A dachshund is looking out the window.Dogs can get depression too.

Depression, amongst other illnesses, is also seen in dogs. A dog-owner looks for sure signs and symptoms that show traits of dog depression, such as being very lethargic, feelings of extreme sadness, and withdrawal. These mental illnesses can be strong causes of self-harming behaviors seen in your dog. 

Symptoms of Mental Illness in Dogs

Dogs who suffer from mental illnesses do show a lot of symptoms such as trembling, hiding somewhere, loss of appetite, self-injury, repetitive behavior, weight loss, diarrhea or vomiting, attempting to escape, and becoming less playful.

Such symptoms are the key factors in determining the problems and diagnosis of any illness or even infections. It is best to leave the diagnosis for your pet’s veterinarian doctor but also essential to pay attention to any such symptoms and any drastic changes in your dog’s behavior. 

A small white dog is walking along a roadRunning away is just one symptom of mental illness in dogs

Typical signs of mental illness

  • Trembling
  • Hiding
  • Loss of appetite
  • Self-injury
  • Repetitive behavior
  • Weight loss
  • Diarrhea
  • Vomiting
  • Attempting to escape
  • Less playful

What are the signs of self-harm in dogs? 

You need to be alarmed if your dog obsessively licks its tail and genitals if there are an excessive hair loss and any sorts of sores or rashes.

Some behaviors such as tail-biting, flank-sucking, and acral lick are considered as compulsions and obsessions. In medical terms, these are known as obsessive-compulsive disorders (OCD).

It is best to look out for what triggers such behaviors in your dog to correctly identify the problem. When your dog continuously chases its tail and catches it, he may bite it in such a manner that he seriously self injures itself.

When this happens, your vet may have to partially or wholly amputate your dog’s tail. This may not seem detrimental, but sometimes such self-harm injuries can be dangerous and also life-threatening.

It would help if you also look out for allergies that may cause problems, such as some food items or fleas. Such allergies can also lead to acral licking, which is a disorder that causes ulceration and infection of the dog’s skin.

Some dogs are hyperactive and bark continuously, which may not seem very alarming. Still, nonetheless, you as a pet-owner should carefully look into the matter every now and then just to be confident that your dog is healthy and perfectly fine.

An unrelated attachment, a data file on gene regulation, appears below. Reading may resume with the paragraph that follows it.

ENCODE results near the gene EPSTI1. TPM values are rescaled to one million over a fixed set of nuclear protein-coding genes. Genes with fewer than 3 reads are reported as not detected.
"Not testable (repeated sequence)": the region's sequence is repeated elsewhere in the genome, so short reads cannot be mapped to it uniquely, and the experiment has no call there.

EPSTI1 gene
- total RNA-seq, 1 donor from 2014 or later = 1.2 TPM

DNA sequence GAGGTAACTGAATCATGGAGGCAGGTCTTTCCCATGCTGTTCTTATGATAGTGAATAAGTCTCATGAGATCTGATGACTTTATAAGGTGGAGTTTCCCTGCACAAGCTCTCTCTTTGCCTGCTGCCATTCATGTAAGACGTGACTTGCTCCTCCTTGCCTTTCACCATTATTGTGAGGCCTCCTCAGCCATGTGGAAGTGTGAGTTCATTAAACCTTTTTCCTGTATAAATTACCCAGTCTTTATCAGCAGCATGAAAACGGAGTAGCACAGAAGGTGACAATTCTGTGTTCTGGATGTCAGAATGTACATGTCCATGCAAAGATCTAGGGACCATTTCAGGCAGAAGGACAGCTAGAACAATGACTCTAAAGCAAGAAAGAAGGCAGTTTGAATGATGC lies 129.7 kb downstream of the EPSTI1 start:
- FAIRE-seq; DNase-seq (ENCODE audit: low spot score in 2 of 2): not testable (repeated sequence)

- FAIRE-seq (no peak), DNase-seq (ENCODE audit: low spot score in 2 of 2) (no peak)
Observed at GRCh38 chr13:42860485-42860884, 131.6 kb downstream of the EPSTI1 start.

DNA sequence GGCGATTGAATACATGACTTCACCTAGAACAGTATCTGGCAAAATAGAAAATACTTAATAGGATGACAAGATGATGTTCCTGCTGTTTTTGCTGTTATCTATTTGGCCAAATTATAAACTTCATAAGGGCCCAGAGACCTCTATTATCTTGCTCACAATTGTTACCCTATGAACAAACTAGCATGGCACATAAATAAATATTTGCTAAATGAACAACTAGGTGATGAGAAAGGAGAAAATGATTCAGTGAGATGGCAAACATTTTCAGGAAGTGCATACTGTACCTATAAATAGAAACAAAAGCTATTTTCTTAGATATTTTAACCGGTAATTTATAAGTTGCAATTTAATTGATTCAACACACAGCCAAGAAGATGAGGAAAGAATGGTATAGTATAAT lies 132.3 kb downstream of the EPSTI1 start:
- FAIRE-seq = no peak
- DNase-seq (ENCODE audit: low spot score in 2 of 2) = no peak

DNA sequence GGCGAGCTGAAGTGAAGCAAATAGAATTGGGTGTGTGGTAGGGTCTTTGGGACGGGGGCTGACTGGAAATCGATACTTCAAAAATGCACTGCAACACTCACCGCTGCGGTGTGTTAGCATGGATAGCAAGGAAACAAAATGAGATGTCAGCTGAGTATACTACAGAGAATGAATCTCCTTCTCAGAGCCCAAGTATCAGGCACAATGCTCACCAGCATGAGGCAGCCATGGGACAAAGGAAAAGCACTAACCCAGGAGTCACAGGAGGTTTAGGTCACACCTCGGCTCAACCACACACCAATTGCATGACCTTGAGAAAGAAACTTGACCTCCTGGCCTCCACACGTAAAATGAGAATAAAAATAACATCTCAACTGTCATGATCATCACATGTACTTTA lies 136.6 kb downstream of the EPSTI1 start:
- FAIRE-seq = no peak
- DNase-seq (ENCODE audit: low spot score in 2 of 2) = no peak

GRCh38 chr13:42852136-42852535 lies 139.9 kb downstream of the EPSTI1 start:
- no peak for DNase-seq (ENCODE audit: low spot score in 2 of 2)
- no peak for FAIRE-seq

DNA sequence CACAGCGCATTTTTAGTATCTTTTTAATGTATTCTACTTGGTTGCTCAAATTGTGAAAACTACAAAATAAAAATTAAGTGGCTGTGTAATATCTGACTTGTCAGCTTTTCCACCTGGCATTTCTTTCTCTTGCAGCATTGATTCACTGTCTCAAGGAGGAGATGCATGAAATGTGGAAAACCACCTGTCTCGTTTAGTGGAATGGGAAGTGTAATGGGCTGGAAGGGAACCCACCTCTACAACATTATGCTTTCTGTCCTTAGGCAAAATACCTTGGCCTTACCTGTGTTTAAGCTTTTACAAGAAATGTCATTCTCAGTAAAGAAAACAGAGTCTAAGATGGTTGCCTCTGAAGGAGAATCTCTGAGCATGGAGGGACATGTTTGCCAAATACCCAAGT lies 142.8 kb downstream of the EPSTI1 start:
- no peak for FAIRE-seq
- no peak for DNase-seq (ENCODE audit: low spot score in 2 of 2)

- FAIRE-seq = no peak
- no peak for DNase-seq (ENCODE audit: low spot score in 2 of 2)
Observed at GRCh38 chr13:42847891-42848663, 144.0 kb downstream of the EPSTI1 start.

Self-mutilation can cause severe injuries to your dog’s skin and even deeper tissues. It should not be taken lightly because when your dog tries to harm itself, there must be some psychological aspects that may disrupt your dog’s peace and overt bodily responses. 

How to train your dog to interrupt self-harm?

It is not easy to train your dog from self-harming, especially if it is suffering from mental or psychological illnesses. Many conventional ways of training your dog come from force and punishment, which may have worked in the past but is not the best way to teach them.

These conventional techniques only focused on making your dog obedient and did not quite understand or identify the actual problem underlying their self-harming behaviors. As a dog owner, it is justified to be concerned about your dogs, and so here are some ways you can train your dog so that they do not engage themselves in self-harm.

Compulsive Disorder in Dogs:  Alleviate Stress

The first and foremost thing to do is to try and reduce or alleviate stress from your dog’s life. For this, you need to identify the “stressors” or stress-causing behaviors. 

Once identified, you can try to avoid them from your dog’s life. Take your dog out for walks more often and increase social interactions with other dogs and humans. This will help your dog reduce their social anxiety and engage in playful interactions with other dogs without getting aggressive.